Come take an avant-garde walk in the Montparnasse of the late 1920's. This district of Paris, filmed in a most unusual way, shows how dedicated it is to art. Visit its art galleries and ... See full summary »
Come take an avant-garde walk in the Montparnasse of the late 1920's. This district of Paris, filmed in a most unusual way, shows how dedicated it is to art. Visit its art galleries and exhibitions, take a glimpse of famous painter Fujita, of Luis Buñuel eying the legs of beautiful Parisian passing the terrace of the café where he is sitting, of three Italian futurists, Marinetti, Prampolini and Russolo. But besides being a cosmopolitan hub for creators, Montparnasse is also a popular quarter, busy with the lives of its ordinary inhabitants, with its markets and flea markets, with its brats looking at a street circus show. Don't miss the goats crossing the street for the unexpected is always possible. And complete the visit with a good cup of coffee at the Rotonde or at the Sélect on the Boulevard du Montparnasse. Written by
As you probably will know by now, mein liebers, this German count prefers the cosy dark and humid Schloss chambers and is reluctant to put his aristocratic feet outside its thick walls, This is due to laziness, the aristocrat's favourite vice from among the seven deadly sins. So if someone were to suggest an outing to a place crowded by frenchified commoners and-even worse-artists- there is little chance this German count would risk going to such a dangerous place.
Fortunately, this Herr Von hasn't the need to makes such a risky expedition because Herr Eugene Deslaw did it for him (and for all aristocrats) by making his short film "Montparnasse" in the silent year of 1929. Thanks to Herr Deslaw and his cameraman, this Herr Graf, together, with youngster silent fans, can watch the daily life in that well-known district of Paris from a safe distance. Montparnasse has been famous since the beginning of the last century for being a home and workplace for artists ( painters, sculptors, writers, film directors ). The film shows them at work and finds time to spend in the popular night spots in the district (no surprise there, given the leisurely manner of living for those bohemian artists).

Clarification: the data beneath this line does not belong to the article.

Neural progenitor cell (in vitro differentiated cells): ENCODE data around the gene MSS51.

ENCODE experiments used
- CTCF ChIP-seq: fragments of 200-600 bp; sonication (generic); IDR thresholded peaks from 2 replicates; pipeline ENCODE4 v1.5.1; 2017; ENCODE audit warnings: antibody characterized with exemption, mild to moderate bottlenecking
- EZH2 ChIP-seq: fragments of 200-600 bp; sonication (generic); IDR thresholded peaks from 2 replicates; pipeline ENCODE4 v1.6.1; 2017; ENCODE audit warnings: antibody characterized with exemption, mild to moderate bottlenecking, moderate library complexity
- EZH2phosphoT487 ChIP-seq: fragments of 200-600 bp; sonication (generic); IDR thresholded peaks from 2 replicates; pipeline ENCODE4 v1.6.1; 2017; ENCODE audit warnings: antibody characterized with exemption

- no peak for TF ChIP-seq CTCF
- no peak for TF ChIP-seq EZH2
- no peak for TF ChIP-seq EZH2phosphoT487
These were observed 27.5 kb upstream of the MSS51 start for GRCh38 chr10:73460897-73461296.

Herr Deslaw creates an interesting historical portrait of Montparnasse popular life: we see artists and commoners (no close-ups for them of course), people going to work and lingering in cafes; heavy traffic; the crowded market place; much frenzied activity. While there are elements of surrealism at work in the film, it puts aside the experimental techniques common in other important silent "city films" and strives more for lyrical realism and a documentary approach. To this Herr Graff, "Montparnasse" provides a valuable witness to a fruitful artistic time in one of the most famous districts of Paris.
And now, if you'll allow me, I must temporarily take my leave because this German Count must sell a Picasso owned by one of his rich heiresses.
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